Linked by Eugenia Loli on Sat 15th Feb 2014 22:02 UTC
Google When my 3+ year old DELL laptop died a few weeks back, I decided to give Chromebooks a try. So the Acer C720, at just $199, became my new laptop. This is my experience with it so far.

The Acer C720 is similar in specs to other Chromebooks currently on the market. It's a Haswell architecture with a dual core Celeron, 2 GB of RAM, 16 GB flash, HDMI-out, 3 USB, webcam, Bluetooth, and a 1366x768 px screen. It's 0.8" tall, and weighs just 2.76 lbs. Its battery life is rated for 8.5 hours but in real world usage rated at about 7 hours. You can view its specs in detail here.

The laptop feels very light, sturdy and of a good build quality. Its keyboard is easy to get accustomed to, and I had no trouble at all, coming from a radically different keyboard design on the DELL. The ChromeOS function keys are really handy too, e.g. to change brightness, volume etc. The touchpad has the right size, position and responsiveness too.

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RE: Comment by Luminair
by bassbeast on Mon 17th Feb 2014 09:29 UTC in reply to "Comment by Luminair"
bassbeast
Member since:
2007-11-11

My problem with the whole ChromeOS concept is simple...we went through this in the 90s, it was called thinclients and they are now nearly all dumpster bait.

I mean maybe its different where you are but I've been all over the so called "bible belt" and "flyover states" in the USA and there is a LOT of places where there is no free Wifi and as this article shows without Wifi? Its a brick, it can't really even do as much as your average $50 Android tablet.

So if you want cheap? They still make netbooks, they just don't call 'em netbooks anymore. Just picked up a "Discless notebook" for a customer, had 4Gb of RAM and an AMD Jaguar quad for $350, it works nice. Heck my 4 year old Asus EEE still works great for that matter and unlike the thinclient Chromebooks I can get all my work done without a net connection, I have even sat in the doctor's office and thanks to Audacity and Hydrogen I have been able to write drum tracks and edit my band's latest recordings no problem.

And does Google still cripple the hardware? I can take this EEE and install Linux (came with Linux based Expressgate, not bad for quick web surfing) or XP or BSD or make it a Hackentosh, pretty much anything I want. Last I checked you can ONLY run a couple of Linux distros and ONLY if they have a hacked bootloader for that specific model, honestly it felt like I was looking at a smartphone more than a laptop made of bog standard X86 parts. I'm sure I'll get hate from the Googleites for saying this but taking something as open as X86 and turning it into a cellphone is kinda douchey IMHO, even MSFT lets you set up dual boots or install any OS on the new UEFI systems.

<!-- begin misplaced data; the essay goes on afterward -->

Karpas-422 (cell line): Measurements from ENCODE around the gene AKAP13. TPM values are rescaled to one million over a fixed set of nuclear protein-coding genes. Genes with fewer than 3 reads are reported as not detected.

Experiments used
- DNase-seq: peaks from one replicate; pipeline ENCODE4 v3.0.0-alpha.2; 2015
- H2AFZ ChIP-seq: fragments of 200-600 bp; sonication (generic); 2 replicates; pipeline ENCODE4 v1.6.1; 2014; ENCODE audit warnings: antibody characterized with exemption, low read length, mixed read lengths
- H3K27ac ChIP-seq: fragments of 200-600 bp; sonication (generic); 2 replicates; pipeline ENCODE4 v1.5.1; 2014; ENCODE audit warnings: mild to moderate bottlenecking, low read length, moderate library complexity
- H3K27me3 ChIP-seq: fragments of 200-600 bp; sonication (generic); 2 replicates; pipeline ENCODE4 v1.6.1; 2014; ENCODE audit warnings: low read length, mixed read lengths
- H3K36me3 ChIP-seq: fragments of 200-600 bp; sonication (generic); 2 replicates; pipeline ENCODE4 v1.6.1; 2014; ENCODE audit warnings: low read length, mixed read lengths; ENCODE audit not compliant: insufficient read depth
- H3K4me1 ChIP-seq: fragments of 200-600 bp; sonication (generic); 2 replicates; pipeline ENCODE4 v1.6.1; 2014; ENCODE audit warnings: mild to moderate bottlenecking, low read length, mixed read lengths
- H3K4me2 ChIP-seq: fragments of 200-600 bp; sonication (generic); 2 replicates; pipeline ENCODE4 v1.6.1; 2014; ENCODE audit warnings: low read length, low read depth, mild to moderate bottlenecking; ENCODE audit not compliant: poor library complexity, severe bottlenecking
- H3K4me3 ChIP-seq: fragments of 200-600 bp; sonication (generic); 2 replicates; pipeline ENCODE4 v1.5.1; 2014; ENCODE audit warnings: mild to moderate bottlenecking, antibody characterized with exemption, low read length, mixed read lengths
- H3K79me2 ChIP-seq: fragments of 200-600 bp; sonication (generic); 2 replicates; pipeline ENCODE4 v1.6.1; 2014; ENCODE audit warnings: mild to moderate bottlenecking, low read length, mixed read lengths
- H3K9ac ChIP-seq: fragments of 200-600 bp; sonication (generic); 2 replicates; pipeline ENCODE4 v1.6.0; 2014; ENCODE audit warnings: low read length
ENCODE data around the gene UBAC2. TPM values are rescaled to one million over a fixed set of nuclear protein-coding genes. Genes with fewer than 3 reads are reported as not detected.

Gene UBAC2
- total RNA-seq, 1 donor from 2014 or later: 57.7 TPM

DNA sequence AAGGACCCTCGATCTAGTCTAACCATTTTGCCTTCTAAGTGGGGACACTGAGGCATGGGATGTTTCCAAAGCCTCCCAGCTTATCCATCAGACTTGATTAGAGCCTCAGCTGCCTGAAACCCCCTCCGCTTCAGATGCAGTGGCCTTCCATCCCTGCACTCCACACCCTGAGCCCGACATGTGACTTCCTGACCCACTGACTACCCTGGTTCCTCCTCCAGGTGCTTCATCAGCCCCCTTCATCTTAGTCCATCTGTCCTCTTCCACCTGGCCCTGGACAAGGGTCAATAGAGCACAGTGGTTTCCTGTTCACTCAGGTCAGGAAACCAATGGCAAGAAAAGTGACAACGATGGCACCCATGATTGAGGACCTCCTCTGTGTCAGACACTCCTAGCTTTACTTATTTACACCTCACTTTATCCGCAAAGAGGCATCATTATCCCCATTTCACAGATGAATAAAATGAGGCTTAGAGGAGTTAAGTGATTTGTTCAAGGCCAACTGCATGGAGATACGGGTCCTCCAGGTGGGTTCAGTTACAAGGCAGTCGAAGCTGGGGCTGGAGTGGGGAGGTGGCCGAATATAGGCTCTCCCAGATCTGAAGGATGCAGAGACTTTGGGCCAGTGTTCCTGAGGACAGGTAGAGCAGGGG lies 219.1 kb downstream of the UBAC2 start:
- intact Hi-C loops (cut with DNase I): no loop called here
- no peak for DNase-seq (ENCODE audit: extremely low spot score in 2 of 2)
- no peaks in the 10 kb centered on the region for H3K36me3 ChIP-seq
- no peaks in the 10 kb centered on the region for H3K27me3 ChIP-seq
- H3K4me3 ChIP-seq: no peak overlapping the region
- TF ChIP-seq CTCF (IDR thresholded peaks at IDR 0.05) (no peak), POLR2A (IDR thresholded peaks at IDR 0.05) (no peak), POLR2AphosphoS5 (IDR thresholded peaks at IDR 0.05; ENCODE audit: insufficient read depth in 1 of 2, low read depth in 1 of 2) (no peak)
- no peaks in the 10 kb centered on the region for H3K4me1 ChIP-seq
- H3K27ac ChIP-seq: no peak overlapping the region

Reply Parent Score: 7

RE[2]: Comment by Luminair
by calden on Mon 17th Feb 2014 13:49 in reply to "RE: Comment by Luminair"
calden Member since:
2012-02-02

This is exactly what a person who has never used a Chromebook would post. Limitations, old idea, crippled hardware, etc. The Chromebook is an extremely useful tool, the amount of online apps and their usefulness is staggering. I am a programmer with 20+ plus years of experience and am currently working for one of the largest banks in the world, UBS. Our company deploys Chromebox's to almost all of our employees. As you say it's nothing more than a 90's style dumb terminal, except with this dumb terminal you can stream any OS from the server to the Chrome device in almost real time. Even without logging into a Windows environment I am still able to create all of my apps with a Chromebook or Chromebox using Codenvy, write my how-to’s and full manuals with MS's awesome online Office app through Skydrive, support calibration with other programmers, edit personal photos with Pixlr, read and write emails through a custom email client that is available online. There is an app for almost everything you can imagine and like it or not, this is where technology is moving towards, again. Dumb terminals, the perfect solution, no more updates, viruses, malware, always the newest version, fastest boot times, etc. I don't see the disadvantages especially in a work environment. Yes, those who treasure their so called privacy will be skeptics but let’s face it, there is no such thing as privacy anymore when you’re online. Get used to it.